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Say I have this code:

private void CreateSnapshots(IEnumerable<StreamHead> streams)
{
    foreach (StreamHead head in streams)
    {
        IAggregate aggregate = ???;
        IMemento memento = aggregate.GetSnapshot();

        var snapshot = new Snapshot(head.StreamId, head.SnapshotRevision + 1, memento);

        eventStore.AddSnapshot(snapshot);

        observer.Notify(new SnapshotTaken(head.StreamId, head.HeadRevision));
    }
}

how do I know what aggregate to load for the current stream? I'm also using CommonDomain. Is there something in there?

Thanks

share|improve this question
    
Just noticed that OptimisticEventStore.OpenStream(Guid streamId, int minRevision, int maxRevision) doesn't do anything with the commit headers. Is this where the problem lies? –  Chris Martin Jun 8 '11 at 20:53
    
-> PopulateStream(int minRevision, int maxRevision, IEnumerable<Commit> commits) –  Chris Martin Jun 8 '11 at 20:54

2 Answers 2

up vote 3 down vote accepted

The snapshotting aspect of the EventStore needs a bit of love. I have tried to make the IStoreEvents interface geared toward working with an individual aggregate. I have also tried to ensure that snapshotting does not interfere or get in the way of normal use.

Since the release of v2.0, I have now turned my attention toward v2.1 and I will be able to make a few small API changes related to this. In the meantime, your best option is probably to bypass IStoreEvents altogether when doing snapshotting.

Another alternative is to have the snapshotting code run in-process with your regular code. When an aggregate is loaded the needs a snapshot, you could easily push a reference to that aggregate asynchronously to your snapshotting code. In this way, you don't actually have to do a load because you already have the aggregate.

share|improve this answer

I found a solution for me (this is most definitely a hack). It is still out-of-band snapshotting. Here's a sample of it in action.

private void CreateSnapshots(IEnumerable<StreamHead> streams)
{
    foreach (StreamHead head in streams)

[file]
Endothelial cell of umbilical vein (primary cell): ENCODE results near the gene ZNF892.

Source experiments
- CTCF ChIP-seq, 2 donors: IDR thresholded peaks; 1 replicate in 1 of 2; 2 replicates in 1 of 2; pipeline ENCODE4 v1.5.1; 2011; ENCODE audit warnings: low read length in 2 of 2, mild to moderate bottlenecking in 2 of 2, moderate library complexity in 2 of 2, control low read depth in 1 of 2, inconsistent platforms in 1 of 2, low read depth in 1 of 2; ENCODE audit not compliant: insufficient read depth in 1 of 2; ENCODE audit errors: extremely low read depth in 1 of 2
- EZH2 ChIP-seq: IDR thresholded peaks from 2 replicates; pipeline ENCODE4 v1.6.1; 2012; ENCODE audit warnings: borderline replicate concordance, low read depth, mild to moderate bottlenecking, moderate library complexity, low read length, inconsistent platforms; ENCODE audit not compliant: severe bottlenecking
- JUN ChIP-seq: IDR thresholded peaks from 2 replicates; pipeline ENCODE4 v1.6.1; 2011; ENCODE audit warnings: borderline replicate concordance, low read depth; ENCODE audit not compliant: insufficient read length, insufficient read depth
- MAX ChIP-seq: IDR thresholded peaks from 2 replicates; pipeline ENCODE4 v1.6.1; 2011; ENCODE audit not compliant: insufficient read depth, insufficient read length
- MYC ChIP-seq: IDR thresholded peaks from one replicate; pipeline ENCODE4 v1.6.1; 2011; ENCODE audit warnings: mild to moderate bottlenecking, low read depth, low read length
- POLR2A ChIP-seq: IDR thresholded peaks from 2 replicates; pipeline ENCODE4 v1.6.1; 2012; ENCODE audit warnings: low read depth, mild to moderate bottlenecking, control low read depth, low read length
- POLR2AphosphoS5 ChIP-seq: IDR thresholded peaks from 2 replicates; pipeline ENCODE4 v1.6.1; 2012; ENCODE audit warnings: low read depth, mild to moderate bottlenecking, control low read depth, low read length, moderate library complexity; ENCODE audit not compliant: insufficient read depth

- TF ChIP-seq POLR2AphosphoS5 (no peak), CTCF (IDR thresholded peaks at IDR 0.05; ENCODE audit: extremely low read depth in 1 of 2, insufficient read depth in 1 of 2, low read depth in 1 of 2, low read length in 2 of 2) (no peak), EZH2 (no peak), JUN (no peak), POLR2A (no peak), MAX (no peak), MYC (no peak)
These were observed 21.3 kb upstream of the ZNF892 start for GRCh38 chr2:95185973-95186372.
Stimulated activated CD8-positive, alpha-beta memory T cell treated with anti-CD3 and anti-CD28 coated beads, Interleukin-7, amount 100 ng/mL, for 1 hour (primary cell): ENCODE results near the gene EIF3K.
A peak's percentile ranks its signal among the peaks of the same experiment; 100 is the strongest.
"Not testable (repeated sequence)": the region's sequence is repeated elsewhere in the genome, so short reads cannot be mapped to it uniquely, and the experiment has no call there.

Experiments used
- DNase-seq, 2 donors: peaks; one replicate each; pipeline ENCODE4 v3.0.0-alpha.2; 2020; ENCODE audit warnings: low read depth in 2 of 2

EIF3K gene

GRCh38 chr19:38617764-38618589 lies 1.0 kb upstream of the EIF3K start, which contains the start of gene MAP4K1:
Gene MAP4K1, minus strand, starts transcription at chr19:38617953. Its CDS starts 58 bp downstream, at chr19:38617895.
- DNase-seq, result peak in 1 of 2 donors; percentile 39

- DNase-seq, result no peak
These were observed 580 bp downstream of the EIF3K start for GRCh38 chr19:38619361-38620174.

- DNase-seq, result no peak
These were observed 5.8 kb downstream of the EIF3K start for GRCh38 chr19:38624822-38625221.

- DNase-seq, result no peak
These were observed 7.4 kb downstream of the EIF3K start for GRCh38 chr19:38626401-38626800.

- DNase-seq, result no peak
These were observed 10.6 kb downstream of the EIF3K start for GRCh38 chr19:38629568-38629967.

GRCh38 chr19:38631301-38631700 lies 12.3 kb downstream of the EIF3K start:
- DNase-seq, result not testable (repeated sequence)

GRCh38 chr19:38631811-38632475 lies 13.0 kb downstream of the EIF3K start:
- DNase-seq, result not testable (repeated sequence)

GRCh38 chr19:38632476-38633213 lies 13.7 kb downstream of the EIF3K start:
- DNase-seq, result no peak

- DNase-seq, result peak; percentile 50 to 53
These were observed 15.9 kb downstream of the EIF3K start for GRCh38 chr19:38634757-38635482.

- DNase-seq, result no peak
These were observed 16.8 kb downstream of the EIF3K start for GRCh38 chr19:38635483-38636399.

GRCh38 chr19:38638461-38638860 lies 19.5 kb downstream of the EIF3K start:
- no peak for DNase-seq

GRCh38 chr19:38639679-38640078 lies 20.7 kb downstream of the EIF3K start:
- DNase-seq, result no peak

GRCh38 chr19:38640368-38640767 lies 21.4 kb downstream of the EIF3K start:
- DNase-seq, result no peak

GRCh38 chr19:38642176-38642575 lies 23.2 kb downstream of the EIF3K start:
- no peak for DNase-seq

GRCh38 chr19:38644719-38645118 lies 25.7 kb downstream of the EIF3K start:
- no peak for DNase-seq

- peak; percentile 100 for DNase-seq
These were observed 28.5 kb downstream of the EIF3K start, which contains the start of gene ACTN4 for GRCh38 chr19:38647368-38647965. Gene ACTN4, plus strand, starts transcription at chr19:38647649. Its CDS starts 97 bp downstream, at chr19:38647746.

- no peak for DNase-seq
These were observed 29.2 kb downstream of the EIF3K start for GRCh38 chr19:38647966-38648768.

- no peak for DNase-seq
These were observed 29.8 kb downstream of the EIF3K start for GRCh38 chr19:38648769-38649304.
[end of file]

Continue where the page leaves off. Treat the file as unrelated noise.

{
        //NOTE: This uses a patched version of EventStore that loads commit headers in OptimisticEventStream.PopulateStream()
        // <code>
        // this.identifiers.Add(commit.CommitId);
        // this.headers = this.headers.Union(commit.Headers).ToDictionary(k => k.Key, k => k.Value);
        // </code>
        var stream = eventStore.OpenStream(head.StreamId, int.MinValue, int.MaxValue);

        //NOTE: Nasty hack but it works.
        var aggregateType = stream.UncommittedHeaders.Where(p=>p.Key=="AggregateType").First();
        var type = aggregateTypeResolver(aggregateType.Value.ToString());

        MethodInfo methodInfo = typeof(IRepository).GetMethod("GetById");
        MethodInfo method = methodInfo.MakeGenericMethod(type);

        object o = method.Invoke(repository, new object[]{head.StreamId, head.HeadRevision});
        var aggregate = (IAggregate) o;

        IMemento memento = aggregate.GetSnapshot();

        var snapshot = new Snapshot(head.StreamId, head.HeadRevision, memento);

        eventStore.AddSnapshot(snapshot);

        observer.Notify(new SnapshotTaken(head.StreamId, head.HeadRevision));
    }
}
share|improve this answer
    
This most recent commit (github.com/joliver/EventStore/commit/…) exposes the underlying persistence directly. This allows better access the actual commits themselves. Further, you'll probably want to delegate the construction of an aggregate to some kind of factory class instead of doing all of that crazy reflection. –  Jonathan Oliver Jun 10 '11 at 12:00
    
I'll give it a shot but, by first glance, I still don't see a way to find the type of aggregate to load from the stream. –  Chris Martin Jun 13 '11 at 21:35
    
If you're using the CommonDomain project, the type will be stored on each commit in the headers. Because you'll have access to the raw commit, you can access the headers and get the type. –  Jonathan Oliver Jun 15 '11 at 20:36

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